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Authors: Scollo, S.* 
Baratta, G. A.* 
Palumbo, M. E.* 
Leto, G.* 
Strazzulla, G.* 
Title: Linking the IR transmittance to size and type of volcanic ash particles
Issue Date: 2013
Series/Report no.: /118 (2013)
DOI: 10.1002/2013JD020433
Keywords: volcanic ash
IR transmittance
Subject Classification01. Atmosphere::01.01. Atmosphere::01.01.05. Radiation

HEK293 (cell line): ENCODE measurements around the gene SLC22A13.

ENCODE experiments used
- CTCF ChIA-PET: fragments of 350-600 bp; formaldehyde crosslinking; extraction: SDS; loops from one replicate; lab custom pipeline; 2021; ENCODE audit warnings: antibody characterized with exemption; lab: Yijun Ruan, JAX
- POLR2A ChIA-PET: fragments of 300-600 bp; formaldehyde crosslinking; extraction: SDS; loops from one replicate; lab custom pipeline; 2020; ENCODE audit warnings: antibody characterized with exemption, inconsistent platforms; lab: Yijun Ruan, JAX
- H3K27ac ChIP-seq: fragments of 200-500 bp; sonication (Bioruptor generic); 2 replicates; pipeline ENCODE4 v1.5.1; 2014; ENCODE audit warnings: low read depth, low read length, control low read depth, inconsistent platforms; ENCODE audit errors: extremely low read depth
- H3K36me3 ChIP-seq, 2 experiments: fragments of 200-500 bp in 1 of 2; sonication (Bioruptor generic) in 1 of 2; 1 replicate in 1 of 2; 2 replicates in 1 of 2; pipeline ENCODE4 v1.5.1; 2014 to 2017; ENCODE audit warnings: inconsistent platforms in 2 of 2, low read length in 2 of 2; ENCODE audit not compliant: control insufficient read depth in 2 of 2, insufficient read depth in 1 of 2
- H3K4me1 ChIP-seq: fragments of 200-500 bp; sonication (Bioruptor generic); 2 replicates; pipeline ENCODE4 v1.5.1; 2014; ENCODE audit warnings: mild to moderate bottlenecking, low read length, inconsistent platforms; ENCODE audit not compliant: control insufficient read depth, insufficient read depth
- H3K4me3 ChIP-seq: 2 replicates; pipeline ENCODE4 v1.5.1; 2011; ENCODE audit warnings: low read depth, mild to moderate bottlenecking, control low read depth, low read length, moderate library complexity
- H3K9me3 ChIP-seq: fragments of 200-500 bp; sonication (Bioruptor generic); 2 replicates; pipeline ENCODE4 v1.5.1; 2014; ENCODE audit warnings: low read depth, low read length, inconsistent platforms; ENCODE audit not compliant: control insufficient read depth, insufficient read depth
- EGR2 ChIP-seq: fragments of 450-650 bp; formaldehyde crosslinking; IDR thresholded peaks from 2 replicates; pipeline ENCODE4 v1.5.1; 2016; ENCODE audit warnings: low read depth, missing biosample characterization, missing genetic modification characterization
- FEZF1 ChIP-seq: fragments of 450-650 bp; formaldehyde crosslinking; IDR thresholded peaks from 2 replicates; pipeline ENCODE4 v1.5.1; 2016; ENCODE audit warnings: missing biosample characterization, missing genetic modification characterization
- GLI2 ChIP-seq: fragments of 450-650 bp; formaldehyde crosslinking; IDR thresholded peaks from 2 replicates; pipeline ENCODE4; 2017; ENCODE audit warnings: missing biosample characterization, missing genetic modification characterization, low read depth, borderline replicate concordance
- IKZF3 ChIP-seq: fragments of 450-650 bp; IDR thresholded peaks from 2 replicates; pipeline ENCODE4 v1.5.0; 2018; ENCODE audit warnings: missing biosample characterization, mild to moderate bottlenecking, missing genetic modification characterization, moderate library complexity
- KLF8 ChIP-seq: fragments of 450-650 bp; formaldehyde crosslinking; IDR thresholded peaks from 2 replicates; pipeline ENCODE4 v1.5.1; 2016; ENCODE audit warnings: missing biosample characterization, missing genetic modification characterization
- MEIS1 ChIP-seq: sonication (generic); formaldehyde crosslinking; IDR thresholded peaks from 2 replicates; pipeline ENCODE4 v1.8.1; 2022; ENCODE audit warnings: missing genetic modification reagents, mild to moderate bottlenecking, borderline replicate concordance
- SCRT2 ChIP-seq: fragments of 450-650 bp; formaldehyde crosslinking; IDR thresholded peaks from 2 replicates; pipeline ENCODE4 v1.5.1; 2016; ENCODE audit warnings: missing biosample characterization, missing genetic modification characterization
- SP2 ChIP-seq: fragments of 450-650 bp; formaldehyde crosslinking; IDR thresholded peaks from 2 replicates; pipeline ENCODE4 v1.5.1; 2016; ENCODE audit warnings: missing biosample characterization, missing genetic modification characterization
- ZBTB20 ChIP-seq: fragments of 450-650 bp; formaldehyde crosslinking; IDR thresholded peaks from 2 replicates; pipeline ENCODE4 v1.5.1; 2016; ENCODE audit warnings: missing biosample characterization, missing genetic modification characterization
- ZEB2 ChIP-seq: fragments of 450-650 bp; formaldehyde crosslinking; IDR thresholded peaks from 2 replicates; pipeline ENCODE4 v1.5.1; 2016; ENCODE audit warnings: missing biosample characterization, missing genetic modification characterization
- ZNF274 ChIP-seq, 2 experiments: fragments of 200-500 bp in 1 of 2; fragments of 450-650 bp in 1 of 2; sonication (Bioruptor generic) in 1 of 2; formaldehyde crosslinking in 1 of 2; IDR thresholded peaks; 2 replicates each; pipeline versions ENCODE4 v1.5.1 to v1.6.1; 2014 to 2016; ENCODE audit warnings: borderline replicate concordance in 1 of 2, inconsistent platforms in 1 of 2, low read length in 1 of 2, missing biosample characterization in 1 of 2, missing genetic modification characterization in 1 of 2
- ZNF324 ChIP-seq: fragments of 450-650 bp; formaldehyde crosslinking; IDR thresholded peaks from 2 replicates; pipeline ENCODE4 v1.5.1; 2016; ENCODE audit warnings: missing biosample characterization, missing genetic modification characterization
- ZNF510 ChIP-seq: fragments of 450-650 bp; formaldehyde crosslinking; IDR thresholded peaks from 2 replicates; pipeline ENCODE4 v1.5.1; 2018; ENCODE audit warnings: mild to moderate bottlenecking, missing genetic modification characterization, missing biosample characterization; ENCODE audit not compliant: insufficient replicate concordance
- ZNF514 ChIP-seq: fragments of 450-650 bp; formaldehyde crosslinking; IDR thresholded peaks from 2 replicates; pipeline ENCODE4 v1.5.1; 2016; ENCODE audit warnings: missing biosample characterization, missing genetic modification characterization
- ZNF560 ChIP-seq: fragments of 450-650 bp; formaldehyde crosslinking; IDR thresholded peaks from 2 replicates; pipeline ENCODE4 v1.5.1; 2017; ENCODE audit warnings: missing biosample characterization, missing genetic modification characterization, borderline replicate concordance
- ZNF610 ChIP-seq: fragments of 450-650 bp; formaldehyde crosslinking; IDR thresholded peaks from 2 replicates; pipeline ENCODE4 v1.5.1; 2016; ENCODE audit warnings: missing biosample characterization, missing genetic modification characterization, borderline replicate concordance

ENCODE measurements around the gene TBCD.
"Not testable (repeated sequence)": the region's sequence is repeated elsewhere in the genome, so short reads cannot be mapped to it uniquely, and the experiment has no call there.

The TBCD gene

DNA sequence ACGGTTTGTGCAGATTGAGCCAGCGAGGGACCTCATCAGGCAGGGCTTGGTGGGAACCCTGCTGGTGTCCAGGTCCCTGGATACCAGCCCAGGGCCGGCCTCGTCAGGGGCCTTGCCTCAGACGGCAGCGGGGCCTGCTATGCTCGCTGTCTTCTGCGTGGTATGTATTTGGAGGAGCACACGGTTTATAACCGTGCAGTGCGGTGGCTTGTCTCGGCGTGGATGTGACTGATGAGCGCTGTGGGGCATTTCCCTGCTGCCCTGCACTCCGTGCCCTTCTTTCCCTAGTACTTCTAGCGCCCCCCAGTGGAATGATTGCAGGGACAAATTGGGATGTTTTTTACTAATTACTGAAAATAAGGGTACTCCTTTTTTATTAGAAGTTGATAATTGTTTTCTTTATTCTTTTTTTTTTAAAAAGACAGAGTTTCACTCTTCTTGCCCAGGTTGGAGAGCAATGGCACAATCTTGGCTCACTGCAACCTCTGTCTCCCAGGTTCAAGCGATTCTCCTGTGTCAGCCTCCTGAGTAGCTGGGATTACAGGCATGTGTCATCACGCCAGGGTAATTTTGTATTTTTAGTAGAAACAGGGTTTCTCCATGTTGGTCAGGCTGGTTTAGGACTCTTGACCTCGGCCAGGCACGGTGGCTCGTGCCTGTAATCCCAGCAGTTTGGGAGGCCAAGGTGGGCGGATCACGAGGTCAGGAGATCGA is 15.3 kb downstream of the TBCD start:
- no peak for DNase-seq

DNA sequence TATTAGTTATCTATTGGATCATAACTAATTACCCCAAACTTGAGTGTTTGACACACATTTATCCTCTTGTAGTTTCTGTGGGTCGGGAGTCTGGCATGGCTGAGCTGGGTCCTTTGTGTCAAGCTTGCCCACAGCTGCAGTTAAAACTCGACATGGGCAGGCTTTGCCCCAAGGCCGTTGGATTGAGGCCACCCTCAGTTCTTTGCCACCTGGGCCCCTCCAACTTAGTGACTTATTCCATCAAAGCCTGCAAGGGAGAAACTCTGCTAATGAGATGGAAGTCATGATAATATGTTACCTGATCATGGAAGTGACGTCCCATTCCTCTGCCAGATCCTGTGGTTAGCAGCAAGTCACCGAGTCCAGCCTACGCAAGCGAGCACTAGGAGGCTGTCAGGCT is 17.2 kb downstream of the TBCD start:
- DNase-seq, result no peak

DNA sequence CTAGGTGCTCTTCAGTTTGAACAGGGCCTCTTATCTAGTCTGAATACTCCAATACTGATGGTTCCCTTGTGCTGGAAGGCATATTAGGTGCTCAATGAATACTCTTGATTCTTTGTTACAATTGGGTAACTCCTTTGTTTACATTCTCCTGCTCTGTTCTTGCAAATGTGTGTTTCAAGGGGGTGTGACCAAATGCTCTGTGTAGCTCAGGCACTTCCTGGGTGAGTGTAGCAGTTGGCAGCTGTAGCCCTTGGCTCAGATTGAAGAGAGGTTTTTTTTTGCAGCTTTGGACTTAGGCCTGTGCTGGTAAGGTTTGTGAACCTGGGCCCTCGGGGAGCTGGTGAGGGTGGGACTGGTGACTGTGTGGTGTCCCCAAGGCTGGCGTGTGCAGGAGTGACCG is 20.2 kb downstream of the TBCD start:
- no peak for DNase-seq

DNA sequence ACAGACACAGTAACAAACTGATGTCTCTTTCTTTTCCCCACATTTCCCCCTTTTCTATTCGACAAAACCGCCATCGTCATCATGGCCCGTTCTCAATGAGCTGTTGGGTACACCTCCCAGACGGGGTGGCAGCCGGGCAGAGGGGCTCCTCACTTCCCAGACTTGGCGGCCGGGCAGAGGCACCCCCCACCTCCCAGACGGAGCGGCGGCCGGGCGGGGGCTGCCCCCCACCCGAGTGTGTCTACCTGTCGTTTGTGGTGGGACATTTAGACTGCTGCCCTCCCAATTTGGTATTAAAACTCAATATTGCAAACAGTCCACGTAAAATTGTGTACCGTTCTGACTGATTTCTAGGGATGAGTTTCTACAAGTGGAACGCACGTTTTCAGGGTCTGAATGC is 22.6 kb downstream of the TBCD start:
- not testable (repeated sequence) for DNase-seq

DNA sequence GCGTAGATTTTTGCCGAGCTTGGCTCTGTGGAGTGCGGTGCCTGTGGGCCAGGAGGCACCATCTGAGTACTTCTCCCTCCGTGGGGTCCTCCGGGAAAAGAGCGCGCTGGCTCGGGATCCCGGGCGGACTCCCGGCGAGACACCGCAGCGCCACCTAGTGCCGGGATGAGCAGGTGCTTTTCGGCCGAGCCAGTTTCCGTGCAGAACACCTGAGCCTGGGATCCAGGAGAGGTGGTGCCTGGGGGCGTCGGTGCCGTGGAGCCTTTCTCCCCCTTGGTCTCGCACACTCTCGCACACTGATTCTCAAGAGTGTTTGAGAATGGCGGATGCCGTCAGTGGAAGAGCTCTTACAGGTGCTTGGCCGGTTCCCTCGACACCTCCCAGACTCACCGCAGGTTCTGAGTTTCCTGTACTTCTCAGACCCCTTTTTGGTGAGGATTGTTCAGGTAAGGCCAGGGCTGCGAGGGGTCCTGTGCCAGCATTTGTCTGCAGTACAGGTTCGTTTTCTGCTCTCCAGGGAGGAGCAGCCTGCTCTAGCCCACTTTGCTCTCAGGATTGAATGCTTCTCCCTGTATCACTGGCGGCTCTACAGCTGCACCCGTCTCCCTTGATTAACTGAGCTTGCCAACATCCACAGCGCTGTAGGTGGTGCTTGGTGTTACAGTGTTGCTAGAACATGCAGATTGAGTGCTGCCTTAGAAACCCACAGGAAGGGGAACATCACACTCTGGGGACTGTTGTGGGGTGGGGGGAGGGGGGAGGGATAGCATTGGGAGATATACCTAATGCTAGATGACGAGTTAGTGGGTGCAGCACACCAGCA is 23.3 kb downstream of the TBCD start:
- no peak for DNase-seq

Abstract: In this work, we applied infrared spectroscopy to investigate the spectral signature of the volcanic ash particles emitted during the 21–24 July 2001 eruption at Mount Etna, in Italy. We used a Bruker Equinox-55 Fourier transform infrared spectrometer in the range 7000–600 cm 1 (1.43–16.67 μm) and, for every collected spectrum, an image of the volcanic ash particles was recorded in the visible spectral range through the same microscope. These images were then analyzed by standard image analysis software in order to evaluate the main features of the particle: the length of the major and minor axes (Max and Min L), Feret diameter (FD), equivalent diameter (ED), and aspect ratio (AR). We measured transmission spectra in different conditions; spectra of one single particle (Single-Particle Measurement, SPM), spectra of a number of particles from two to ten (Multi-Particle Measurements type 1, MPM1) and of more than a hundred particles (Multi-Particle Measurements type 2, MPM2). For SPM,Max andMin L range between 5 and 24 μm and 3.5 and 15 μm, FD ranges between 5.5 and 25 μm, ED varies between 5 and 19 μm, and AR between 0.45 and 0.95. For MPM1 and MPM2, the mean values of Max and Min L are between 4–17 μm and 3–10 μm, FD and ED between 5 and 19 μm and 3.5 and 23 μm, and AR between 0.3 and 1. The optical depth spectra as a function of the wave number clearly show the presence of the Christiansen effect that produces high transmission at a given frequency in the infrared region (Christiansen frequency). We find that the effect depends on the particle size through a linear relation. Both the Christiansen effect and their relationship with the ash particle effective radius were compared with radiative transfer model simulations using different ash refractive indexes. The combined use of the linear relationship and the spectral position of the Christiansen frequency also indicated the possibility to characterize ash type. All these information can be used to improve the IR remote sensing volcanic ash quantitative estimations.
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